The reason could be physical. According to some research, water consumption might spark the body to produce more heat, boosting metabolism and burning more calories. Or, drinking more water might simply make people less likely to drink a lot of high-calorie sugar-filled beverages, said Barry Popkin, director of the Interdisciplinary Obesity Program at the University of North Carolina, Chapel Hill.

In hundreds of studies, Popkin said, people eat just as much food no matter how many calories they drink. And Americans are now drinking an average of 235 calories a day - far more than ever before.

Davy's findings need to be repeated, Popkin added, before doctors can confidently tell dieters that downing water will boost their efforts. But it can't hurt to keep a water bottle nearby, especially if that helps you take in less soda, juice, energy drinks and other caloric beverages.

"Water is by far the healthiest beverage, and if you can't drink water, then drink unsweetened tea, coffee, diet beverages or for kids, low-fat milk," Popkin said. "The fewer calories we get from beverages, the healthier we're going to be."

So there we have it....if you're on a weight loss mission, implement this tactic today and you could find things get easier!!


Weight loss

Challenge yourself to do the above over the next week (if you are trying to reduce your calorie intake). Drink a pint of water before breakfast, lunch and dinner to see if it leads you to consume fewer calories. Keeping yourself well hydrated should also help in keeping you alert throughout the day and well prepared for any training session.


Nutrition tip

To ensure you get a good mix of nutrients without having to think about it, include foods from the four main food groups in every meal. One-third should be fruit or veg, one third starchy, fibre rich foods (such as wholegrain cereals, brown rice or wholewheat pasta), one sixth protein rich foods (lean meat, chicken, eggs or pulses) and the remaining sixth reduced fat dairy products. A good example of a lunchtime meal could be a chicken sandwich with a bowl of fruit salad and a pot of low-fat yoghurt. Meanwhile, keep fatty and sugary foods to a minimum.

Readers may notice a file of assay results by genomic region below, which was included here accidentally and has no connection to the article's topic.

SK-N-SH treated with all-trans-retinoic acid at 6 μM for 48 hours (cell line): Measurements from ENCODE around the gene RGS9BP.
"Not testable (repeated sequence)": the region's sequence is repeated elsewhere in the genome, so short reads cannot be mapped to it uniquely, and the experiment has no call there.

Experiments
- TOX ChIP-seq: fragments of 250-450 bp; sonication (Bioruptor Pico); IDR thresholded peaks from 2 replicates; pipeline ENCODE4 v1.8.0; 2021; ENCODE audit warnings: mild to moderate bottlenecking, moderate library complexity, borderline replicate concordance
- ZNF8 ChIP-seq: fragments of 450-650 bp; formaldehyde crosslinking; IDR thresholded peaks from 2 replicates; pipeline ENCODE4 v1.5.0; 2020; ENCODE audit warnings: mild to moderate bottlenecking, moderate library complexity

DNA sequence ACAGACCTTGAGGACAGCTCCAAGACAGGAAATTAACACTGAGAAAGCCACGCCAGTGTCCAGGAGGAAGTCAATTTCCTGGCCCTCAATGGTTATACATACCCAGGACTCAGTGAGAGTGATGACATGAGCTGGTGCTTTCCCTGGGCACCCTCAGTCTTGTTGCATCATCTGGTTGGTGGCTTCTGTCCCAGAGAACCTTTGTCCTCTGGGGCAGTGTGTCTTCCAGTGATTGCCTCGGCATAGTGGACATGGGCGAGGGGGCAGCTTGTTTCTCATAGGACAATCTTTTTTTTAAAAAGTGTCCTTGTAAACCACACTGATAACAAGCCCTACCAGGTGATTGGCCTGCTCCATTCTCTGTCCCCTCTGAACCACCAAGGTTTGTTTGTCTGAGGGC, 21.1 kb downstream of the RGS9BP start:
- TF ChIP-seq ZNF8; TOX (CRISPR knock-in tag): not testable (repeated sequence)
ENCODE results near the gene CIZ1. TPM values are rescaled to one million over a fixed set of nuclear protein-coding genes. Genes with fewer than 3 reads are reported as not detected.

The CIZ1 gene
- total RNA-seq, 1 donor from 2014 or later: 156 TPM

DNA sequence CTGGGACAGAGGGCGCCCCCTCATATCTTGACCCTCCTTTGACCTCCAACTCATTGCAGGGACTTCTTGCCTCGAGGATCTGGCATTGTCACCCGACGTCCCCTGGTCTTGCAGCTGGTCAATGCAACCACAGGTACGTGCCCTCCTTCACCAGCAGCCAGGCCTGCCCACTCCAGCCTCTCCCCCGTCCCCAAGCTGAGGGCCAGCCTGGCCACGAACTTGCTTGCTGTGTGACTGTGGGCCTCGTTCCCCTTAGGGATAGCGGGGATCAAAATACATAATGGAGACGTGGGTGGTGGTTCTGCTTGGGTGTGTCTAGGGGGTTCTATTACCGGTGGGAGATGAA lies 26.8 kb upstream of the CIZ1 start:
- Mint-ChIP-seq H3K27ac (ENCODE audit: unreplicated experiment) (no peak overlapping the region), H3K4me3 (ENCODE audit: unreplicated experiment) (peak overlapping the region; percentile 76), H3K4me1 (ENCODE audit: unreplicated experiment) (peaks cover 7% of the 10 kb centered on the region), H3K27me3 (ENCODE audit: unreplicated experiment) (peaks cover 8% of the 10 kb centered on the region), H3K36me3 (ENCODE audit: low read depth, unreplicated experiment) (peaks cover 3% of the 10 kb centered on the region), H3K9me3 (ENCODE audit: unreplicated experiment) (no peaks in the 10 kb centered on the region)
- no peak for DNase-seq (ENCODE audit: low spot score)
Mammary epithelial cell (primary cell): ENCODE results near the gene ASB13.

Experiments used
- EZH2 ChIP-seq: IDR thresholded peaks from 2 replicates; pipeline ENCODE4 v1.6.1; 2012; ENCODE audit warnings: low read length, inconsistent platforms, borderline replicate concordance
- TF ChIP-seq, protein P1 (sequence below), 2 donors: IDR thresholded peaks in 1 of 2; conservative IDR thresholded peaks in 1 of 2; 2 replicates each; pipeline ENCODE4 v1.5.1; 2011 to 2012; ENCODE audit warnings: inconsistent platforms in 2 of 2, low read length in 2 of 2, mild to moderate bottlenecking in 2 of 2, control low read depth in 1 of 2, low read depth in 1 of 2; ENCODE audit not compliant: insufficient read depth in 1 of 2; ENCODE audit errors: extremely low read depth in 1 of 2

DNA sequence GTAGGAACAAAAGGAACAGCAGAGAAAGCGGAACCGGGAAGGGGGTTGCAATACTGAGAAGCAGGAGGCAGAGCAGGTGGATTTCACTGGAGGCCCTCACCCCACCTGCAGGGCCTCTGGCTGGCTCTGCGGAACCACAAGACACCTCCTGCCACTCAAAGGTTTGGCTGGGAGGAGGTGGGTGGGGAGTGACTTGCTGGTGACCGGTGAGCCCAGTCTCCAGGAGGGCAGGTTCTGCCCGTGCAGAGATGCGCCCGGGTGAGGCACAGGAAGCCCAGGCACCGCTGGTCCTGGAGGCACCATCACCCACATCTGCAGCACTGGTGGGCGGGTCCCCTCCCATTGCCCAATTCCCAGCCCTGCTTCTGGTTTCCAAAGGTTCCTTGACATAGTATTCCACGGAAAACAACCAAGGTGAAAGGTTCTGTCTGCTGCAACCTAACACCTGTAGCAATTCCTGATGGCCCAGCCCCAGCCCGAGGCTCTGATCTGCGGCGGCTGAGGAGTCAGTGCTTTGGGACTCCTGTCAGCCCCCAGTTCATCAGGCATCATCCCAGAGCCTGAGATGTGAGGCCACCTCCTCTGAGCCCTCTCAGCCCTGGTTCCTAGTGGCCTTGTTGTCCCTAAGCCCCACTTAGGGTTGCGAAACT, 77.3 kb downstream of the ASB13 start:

Calorie awareness

If you're a lager drinker, a pint of lower strength lager (4%) contains 193 calories and contains 2.3 units. In comparison, a pint of higher strength lager (5%) contains 244 calories and contains 2.8 units.

Daily calorie allowance for a woman is 2000 calories

Daily calorie allowance for a man is 2500 calories


Quote of the week

"Determine never to be idle. No person will have occasion to complain of the want of time who never loses any. It is wonderful how much can be done if we are always doing."

Thomas Jefferson


Interesting fact

Shorter toes are thought to make you a better runner! Look at the bones of our ancient ancestors' feet and one thing is apparent....we've evolved to have shorter toes. A study in the Journal of Experimental Biology found that long toes don't absorb shock as well as short ones. 'The muscles in your feet work with those in your leg to move your toes,' says Nick Masc (podiatrist). 'Having long toes makes it harder for the weaker muscles to do this, which predisposes you to injury.'


Challenge of the week

The side plank challenge (right side) is being carried over to next week. Results revealed next Friday. Get practicing everyone!!


Client of the weekJackie

This week's star client goes to Jackie Hyde. Jackie always puts 100% effort into her sessions and this week saw her make a leap forward with her running and rowing pace. Well done Jackie - great effort!